Karl Barth and Christian Ethics: Living in Truth by William Werpehowski

Journal of the Society of Christian Ethics 37 (2):212-213 (2017)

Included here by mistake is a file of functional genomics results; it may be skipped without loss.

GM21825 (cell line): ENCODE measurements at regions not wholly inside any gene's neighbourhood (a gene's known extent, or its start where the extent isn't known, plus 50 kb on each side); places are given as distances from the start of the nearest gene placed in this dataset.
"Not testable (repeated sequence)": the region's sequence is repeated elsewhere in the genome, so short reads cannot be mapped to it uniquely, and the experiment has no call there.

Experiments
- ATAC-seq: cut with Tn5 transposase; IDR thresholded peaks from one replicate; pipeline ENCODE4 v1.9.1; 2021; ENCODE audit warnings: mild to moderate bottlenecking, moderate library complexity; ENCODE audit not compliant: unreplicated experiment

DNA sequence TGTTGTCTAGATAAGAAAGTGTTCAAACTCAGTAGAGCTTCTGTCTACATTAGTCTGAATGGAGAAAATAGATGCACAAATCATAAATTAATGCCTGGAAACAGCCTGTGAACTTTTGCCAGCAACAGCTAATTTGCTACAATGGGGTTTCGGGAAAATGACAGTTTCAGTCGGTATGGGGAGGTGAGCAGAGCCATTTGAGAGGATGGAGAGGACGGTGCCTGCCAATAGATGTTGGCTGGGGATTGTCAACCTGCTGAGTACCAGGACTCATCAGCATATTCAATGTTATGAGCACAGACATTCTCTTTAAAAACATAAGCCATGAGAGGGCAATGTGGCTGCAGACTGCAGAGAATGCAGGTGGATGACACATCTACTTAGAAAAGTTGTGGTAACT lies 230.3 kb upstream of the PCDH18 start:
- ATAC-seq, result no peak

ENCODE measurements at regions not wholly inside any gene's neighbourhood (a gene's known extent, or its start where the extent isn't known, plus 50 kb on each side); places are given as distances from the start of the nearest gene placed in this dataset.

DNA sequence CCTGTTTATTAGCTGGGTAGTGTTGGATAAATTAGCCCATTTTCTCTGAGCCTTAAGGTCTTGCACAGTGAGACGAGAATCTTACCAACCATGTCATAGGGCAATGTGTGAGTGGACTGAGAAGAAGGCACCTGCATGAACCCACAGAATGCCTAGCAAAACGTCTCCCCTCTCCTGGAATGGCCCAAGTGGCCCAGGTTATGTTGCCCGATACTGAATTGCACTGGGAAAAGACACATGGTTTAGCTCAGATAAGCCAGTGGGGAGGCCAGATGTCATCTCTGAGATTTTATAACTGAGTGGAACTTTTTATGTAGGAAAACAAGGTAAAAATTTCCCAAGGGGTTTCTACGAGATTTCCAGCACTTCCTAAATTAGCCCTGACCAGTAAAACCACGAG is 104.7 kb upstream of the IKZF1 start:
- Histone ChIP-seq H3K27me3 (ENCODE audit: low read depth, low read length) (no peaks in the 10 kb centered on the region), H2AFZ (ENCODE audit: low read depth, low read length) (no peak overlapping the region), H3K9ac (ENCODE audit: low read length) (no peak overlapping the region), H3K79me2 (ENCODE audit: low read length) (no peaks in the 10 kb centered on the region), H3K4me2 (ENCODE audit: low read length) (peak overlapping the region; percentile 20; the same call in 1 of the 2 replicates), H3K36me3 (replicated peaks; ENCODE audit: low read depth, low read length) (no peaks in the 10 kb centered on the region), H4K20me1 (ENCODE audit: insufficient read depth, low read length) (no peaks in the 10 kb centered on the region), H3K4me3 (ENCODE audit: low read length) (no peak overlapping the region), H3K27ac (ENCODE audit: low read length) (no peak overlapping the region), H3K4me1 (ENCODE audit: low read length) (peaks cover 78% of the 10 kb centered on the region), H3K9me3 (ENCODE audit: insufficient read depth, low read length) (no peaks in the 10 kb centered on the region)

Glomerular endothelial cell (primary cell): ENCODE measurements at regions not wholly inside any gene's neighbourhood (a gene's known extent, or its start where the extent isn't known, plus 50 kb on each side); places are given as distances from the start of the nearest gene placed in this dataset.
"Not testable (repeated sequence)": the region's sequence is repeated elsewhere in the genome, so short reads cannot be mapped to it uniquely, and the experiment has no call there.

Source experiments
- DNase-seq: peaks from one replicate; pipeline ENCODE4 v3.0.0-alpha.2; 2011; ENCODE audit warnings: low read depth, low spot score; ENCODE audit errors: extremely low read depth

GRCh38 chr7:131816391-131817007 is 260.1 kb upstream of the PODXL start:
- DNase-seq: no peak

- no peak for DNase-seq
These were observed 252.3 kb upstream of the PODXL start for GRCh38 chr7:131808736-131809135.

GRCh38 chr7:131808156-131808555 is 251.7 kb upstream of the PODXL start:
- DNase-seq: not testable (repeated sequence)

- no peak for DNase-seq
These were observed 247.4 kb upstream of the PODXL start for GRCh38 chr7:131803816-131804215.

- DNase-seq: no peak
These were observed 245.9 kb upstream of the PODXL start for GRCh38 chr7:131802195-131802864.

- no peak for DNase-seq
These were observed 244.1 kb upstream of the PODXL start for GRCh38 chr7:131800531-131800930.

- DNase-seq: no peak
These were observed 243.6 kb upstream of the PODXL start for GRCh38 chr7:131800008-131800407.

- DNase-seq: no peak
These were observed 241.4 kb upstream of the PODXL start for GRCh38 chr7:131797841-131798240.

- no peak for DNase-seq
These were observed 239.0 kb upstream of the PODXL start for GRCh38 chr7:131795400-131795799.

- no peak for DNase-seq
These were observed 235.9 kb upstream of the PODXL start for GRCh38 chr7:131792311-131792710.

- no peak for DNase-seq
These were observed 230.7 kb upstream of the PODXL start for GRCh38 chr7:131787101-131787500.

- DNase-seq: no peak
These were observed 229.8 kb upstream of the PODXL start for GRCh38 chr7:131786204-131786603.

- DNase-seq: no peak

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In lieu of an abstract, here is a brief excerpt of the content:Reviewed by:Karl Barth and Christian Ethics: Living in Truth by William WerpehowskiJames W. SkillenKarl Barth and Christian Ethics: Living in Truth William Werpehowski BURLINGTON, VT: ASHGATE, 2014. 172 PP. $54.95 (PAPERBACK), $153.00 (CLOTH)In this two-part volume, William Werpehowski aims in part 1 to elucidate Karl Barth's "approach to the nature and source of the good, the divine command in its relation to the personal history of a moral agent, and the place of narrative in Christian ethics" (xii). The author does this both by exposition of Barth's writings and by engaging with the arguments of other students of Barth, including James Gustafson, Stanley Hauerwas, John Webster, Matthew Rose, and Gerald McKenny. The titles of the chapters of part 1 indicate the ground being covered: "Divine Commands and Philosophical Dilemmas," "Command and History," "Narrative and Ethics," and "Realism and Discernment." In part 2 the author presents diverse essays on "virtue, moral practices, and discernment," most of which deal with the rearing and education of children, which shows the author's sympathy with Barth even as he draws on other traditions of Christian ethics.Werpehowski's exposition is generally clear and detailed as he seeks to explain and defend Barth's identification of the norm for human ethics with the subject, Jesus Christ. According to Barth, "humanity's obedience to God … must always be obedience to and conformity with Jesus Christ. He is the criterion by which is measured all demands on our behavior" (6). Furthermore, "God's eternal will is for humanity in Jesus Christ; the normative criterion is identical to God's will and the history it accomplishes" (7). Although the response to God's electing love in Christ should be willing obedience, Barth (with Werpehowski) does not deal substantively with the accountability of those who do not so respond. In the end, for Barth, God's "Yes" in Christ always trumps God's "No" to sin (see 65–69).At times the author's defense of Barth appears to be more a deflection of, than an engagement with, the criticism. One example: the author offers a brief summary of Nigel Biggar's sympathetic criticism of Barth at the point where he believes Barth deals inadequately with human responsibility and accountability. Werpehowski acknowledges the legitimacy of Biggar's point—"that the temporal world of eternal grace may be depicted as our one common world only if creaturely rationality and non-arbitrary moral justification are prominently affirmed" (63); he states that Biggar is trying to save Barth "at his best" from a weakness in his position. Yet Werpehowski's next step is to say that Biggar's correction "is in danger of being an overcorrection" because his [End Page 212] moral justification requirement "belongs more to the periphery of the ethics of [Barth's] divine command" (64). That requirement, says Werpehowski, "must be governed by the central significance of the gracious God who commands in the reality of the ethical event" (64).Werpehowski's book is worthy of careful study, especially by those who want to understand Barth in relation to other ethicists. A criticism I have concerns the limits of Barth's ethics with respect to human institutions and social practices for which humans bear communal responsibility. Werpehowski acknowledges that those limits are due to Barth's focus on the relation of Christ to the individual person in the "ethical event." By contrast, at a few points in part 2, Werpehowski draws in Dietrich Bonhoeffer, who insists that it is in "friendships, families, work, citizenship, and life in the church" where Christ is present preserving and reconciling the world to God (141). Despite all the attention in recent decades to Christian social and political ethics, the author does little with that subject in either his assessment of Barth or in the chapters of part 2.James W. SkillenPresident (retired), Center for Public JusticeCopyright © 2017 Society of Christian Ethics...



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